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Americans In Shanghai
Truth be told, China isn't as developed as the United States, and if you're from a city like New York or San Francisco, you'll definitely need to adjust to the Chinese way of life.
In China, at least in Shanghai, I rarely take cash out with me. Why should I carry cash? Since I pay for almost everything through my phone using WeChat or Alipay, the Chinese have been using this technology for years!
While transportation isn't as amazing as in Japan, it's still top-notch. You can get anywhere in Shanghai for less than $1 by subway, and keep in mind that Shanghai is huge. Shanghai's super-sized area is 2,448 square meters, compared to 302,6 square meters in New York. Now, imagine taking the subway in Shanghai to anywhere for less than $5.
If you're from the city, the transition shouldn't be as dramatic as you'd expect. Public transportation is pretty good, including buses and subways. Don't forget that bike-sharing is huge here.
Americans in Shanghai
"In Shanghai, I work as a teacher in an international school. Since I'm a certified teacher from a native English speaking country, it's pretty easy to get a teaching job here."
On first impressions of Shanghai
Shanghai is definitely unlike anywhere I've ever been, even in Asia. It was very modern, crowded and full of life. I didn't expect to see so many foreign faces on the streets, or so many Western-style shops and restaurants.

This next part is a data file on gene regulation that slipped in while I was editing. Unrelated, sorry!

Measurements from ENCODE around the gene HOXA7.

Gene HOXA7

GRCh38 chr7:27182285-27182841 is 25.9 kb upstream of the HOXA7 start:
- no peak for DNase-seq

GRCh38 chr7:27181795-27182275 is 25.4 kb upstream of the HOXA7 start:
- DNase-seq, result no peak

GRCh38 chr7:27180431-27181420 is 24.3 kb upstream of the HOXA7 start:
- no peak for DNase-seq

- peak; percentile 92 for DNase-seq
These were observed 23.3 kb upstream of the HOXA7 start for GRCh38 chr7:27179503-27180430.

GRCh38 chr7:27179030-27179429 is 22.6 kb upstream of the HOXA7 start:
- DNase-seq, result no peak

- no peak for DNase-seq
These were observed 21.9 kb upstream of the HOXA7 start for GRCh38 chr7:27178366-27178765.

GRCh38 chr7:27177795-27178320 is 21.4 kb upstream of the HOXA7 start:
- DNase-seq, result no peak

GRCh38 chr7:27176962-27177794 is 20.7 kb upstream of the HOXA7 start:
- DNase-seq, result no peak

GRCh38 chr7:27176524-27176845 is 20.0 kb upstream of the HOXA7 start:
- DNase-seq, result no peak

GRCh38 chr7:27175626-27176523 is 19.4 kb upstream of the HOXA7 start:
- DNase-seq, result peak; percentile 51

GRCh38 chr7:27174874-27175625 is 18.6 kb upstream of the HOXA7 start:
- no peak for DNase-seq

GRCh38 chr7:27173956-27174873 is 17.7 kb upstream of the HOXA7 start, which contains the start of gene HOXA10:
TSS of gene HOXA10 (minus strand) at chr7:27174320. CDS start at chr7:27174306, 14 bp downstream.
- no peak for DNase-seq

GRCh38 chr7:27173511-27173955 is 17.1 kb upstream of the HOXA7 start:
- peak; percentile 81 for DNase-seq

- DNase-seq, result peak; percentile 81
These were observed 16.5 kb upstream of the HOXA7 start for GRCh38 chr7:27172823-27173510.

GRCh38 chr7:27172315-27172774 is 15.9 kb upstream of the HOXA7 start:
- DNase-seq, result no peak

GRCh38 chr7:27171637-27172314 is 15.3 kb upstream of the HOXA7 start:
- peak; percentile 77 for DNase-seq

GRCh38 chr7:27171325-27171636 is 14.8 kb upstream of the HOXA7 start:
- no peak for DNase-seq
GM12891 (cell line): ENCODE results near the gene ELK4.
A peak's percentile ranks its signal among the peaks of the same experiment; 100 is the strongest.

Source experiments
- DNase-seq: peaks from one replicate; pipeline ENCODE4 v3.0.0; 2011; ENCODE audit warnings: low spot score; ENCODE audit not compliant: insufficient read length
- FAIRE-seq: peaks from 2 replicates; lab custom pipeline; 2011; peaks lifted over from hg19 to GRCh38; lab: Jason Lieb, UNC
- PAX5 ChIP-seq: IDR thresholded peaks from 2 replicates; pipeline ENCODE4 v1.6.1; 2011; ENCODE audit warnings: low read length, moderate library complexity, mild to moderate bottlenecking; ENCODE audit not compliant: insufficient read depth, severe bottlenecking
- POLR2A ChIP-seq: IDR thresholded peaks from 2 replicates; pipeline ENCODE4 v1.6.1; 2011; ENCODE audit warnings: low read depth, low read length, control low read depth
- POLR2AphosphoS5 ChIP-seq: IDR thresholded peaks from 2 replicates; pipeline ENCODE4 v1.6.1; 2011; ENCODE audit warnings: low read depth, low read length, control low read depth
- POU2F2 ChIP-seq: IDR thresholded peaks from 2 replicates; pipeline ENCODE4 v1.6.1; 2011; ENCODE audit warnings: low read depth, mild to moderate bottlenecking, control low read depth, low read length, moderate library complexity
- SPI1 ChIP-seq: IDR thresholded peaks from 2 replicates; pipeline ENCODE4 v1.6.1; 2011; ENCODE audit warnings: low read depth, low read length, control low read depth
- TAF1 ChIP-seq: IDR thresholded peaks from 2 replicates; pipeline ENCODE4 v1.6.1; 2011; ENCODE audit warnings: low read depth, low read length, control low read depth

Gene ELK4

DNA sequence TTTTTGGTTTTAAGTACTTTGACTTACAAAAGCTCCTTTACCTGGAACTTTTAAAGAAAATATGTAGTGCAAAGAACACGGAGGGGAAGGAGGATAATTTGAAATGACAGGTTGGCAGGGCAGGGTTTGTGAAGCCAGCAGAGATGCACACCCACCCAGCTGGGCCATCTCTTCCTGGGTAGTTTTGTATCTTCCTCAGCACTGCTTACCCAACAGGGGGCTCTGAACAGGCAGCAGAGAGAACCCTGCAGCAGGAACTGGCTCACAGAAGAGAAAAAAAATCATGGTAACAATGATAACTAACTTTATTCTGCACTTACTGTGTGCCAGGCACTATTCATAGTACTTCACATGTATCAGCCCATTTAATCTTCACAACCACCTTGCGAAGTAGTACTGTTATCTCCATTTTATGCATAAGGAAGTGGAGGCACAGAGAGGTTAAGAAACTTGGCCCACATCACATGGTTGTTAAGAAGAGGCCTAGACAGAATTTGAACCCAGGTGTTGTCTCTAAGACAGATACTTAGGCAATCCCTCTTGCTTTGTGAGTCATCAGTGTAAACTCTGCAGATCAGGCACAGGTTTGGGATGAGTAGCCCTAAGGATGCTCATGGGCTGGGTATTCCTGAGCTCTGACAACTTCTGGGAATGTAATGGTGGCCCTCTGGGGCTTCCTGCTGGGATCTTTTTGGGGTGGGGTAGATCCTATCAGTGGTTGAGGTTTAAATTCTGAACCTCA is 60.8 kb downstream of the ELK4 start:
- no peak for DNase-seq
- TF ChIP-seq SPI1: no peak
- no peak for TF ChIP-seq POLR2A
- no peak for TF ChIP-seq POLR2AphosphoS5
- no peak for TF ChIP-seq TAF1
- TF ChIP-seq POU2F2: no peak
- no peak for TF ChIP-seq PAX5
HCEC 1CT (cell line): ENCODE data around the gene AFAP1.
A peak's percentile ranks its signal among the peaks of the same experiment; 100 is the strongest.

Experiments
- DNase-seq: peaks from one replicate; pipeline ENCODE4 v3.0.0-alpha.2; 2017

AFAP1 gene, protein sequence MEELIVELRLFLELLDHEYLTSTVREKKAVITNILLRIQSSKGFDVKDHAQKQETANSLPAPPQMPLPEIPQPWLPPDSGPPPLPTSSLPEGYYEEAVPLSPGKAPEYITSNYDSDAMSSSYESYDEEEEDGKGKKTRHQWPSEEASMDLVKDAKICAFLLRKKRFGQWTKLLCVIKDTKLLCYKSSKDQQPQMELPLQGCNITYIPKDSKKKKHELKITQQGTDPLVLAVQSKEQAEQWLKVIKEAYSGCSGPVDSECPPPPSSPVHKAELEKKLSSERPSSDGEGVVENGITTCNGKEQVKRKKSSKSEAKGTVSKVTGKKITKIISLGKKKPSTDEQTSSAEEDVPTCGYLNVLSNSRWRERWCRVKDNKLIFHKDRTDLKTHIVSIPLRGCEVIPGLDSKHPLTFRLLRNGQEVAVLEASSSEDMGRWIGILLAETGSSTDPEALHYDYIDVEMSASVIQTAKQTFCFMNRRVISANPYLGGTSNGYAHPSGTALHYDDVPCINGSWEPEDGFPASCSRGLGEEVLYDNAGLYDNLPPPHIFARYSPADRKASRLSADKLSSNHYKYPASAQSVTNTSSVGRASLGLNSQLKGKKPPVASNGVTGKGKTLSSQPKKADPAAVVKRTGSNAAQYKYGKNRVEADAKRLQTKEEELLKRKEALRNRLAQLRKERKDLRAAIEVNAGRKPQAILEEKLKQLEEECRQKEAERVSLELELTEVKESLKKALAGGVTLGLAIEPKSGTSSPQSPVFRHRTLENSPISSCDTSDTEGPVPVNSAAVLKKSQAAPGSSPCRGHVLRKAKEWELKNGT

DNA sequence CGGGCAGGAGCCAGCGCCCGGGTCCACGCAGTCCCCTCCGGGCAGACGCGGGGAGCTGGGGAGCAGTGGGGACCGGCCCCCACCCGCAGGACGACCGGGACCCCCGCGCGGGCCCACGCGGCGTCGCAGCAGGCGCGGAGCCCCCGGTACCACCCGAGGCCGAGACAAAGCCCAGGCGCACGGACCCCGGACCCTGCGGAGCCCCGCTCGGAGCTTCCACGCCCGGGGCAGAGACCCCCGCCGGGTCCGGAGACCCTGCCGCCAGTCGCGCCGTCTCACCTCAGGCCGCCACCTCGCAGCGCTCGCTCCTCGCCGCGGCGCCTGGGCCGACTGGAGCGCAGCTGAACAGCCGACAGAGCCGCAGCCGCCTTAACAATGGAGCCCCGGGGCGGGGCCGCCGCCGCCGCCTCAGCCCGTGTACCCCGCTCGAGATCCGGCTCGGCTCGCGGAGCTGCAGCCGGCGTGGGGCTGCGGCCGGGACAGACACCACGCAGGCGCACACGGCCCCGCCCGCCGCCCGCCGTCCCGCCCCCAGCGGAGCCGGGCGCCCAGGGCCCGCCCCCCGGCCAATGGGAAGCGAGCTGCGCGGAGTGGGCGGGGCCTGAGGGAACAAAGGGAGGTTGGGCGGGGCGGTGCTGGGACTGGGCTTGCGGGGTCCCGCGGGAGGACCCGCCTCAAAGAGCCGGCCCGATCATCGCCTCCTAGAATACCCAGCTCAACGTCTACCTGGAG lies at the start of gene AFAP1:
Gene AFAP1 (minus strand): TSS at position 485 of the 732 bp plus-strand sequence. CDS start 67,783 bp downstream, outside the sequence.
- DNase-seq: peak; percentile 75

On making friends
Since I was a teacher at an international school, I was immediately able to meet many other expats and locals, and I found a Photography group, joined a gym and started going on day trips with some local companies. I'm lucky that many of my friends are still in Shanghai.
On meeting other Americans in Shanghai
To meet other Americans, I suggest you join the Facebook expat group and put as much of yourself as possible into the Identity on display. Shanghai's expat community is incredible - you're bound to meet some super interesting expats.
The public transportation system in Shanghai is great. I use the metro a lot because it's convenient and cheap. We also have a great bike share system here.
When the weather is nice, walking is my favorite way to get around. There are always new shops or galleries popping up and it's easier to notice them when you're on foot.
About Transportation in Shanghai
Traffic is pretty bad, especially during rush hour. It doesn't help that driving in this city is kind of crazy.
On the cost of living in Shanghai
Shanghai is great because it can be as cheap or as expensive as you want it to be. Rent can be expensive in a nice neighborhood, but it's cheaper than places like NYC.
About learning Mandarin
You can get by in Shanghai without knowing Chinese. Most western bars and restaurants have English-speaking staff, and all street signs and subways are in English as well. However, I would recommend learning some Mandarin to have a more authentic conversation with the locals. A simple "xie xie" [thank you] can go a long way.
Shanghai is always changing, there's always a new neighborhood to explore, there's an exciting event going on in the city, or bars and restaurants opening up - it's hard to get bored living in Shanghai.